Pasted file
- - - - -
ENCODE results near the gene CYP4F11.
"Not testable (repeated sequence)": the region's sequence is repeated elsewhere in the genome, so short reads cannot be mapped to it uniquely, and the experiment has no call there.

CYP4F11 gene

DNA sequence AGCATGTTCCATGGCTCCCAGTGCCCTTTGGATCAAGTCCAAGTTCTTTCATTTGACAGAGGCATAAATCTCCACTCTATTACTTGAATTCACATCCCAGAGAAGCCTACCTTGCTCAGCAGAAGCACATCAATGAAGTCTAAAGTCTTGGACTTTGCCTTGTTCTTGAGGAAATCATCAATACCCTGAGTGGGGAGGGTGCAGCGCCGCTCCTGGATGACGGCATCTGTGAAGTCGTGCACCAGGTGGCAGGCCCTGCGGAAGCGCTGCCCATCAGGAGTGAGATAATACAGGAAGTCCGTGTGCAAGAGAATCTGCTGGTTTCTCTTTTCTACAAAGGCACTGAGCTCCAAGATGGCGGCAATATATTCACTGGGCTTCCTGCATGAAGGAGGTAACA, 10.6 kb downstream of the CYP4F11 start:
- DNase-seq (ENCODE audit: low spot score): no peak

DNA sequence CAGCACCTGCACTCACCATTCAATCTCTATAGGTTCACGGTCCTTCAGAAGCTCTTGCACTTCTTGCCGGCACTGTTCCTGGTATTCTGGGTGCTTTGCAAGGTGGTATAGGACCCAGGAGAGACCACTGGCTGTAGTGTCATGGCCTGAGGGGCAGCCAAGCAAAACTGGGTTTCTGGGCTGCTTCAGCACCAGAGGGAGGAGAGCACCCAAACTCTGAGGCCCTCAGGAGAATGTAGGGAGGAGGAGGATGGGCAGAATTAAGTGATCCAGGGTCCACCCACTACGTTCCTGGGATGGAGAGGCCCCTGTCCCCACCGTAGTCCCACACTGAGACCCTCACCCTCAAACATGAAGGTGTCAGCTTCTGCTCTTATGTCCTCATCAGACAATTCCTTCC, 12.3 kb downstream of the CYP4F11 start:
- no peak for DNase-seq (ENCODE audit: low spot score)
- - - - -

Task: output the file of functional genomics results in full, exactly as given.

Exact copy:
ENCODE results near the gene CYP4F11.
"Not testable (repeated sequence)": the region's sequence is repeated elsewhere in the genome, so short reads cannot be mapped to it uniquely, and the experiment has no call there.

CYP4F11 gene

DNA sequence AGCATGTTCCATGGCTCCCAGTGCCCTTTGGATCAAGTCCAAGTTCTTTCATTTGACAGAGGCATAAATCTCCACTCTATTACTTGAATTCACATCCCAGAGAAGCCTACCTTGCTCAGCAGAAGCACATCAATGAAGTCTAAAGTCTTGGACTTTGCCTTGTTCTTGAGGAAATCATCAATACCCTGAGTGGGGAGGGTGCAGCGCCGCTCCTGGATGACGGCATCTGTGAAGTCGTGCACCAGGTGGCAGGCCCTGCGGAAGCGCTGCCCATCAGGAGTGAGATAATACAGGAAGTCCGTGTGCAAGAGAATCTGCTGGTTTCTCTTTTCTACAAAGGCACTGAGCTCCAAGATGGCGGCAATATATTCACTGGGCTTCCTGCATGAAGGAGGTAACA, 10.6 kb downstream of the CYP4F11 start:
- DNase-seq (ENCODE audit: low spot score): no peak

DNA sequence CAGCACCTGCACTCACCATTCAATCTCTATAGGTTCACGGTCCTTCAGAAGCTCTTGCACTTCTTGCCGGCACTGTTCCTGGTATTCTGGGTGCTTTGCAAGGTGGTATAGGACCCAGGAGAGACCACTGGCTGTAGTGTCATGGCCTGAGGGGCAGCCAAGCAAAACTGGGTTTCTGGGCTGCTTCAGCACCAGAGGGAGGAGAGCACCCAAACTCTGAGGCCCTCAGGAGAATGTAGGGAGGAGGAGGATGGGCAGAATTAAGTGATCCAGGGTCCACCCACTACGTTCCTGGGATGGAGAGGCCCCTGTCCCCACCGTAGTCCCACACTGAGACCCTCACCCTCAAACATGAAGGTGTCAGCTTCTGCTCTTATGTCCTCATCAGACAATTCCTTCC, 12.3 kb downstream of the CYP4F11 start:
- no peak for DNase-seq (ENCODE audit: low spot score)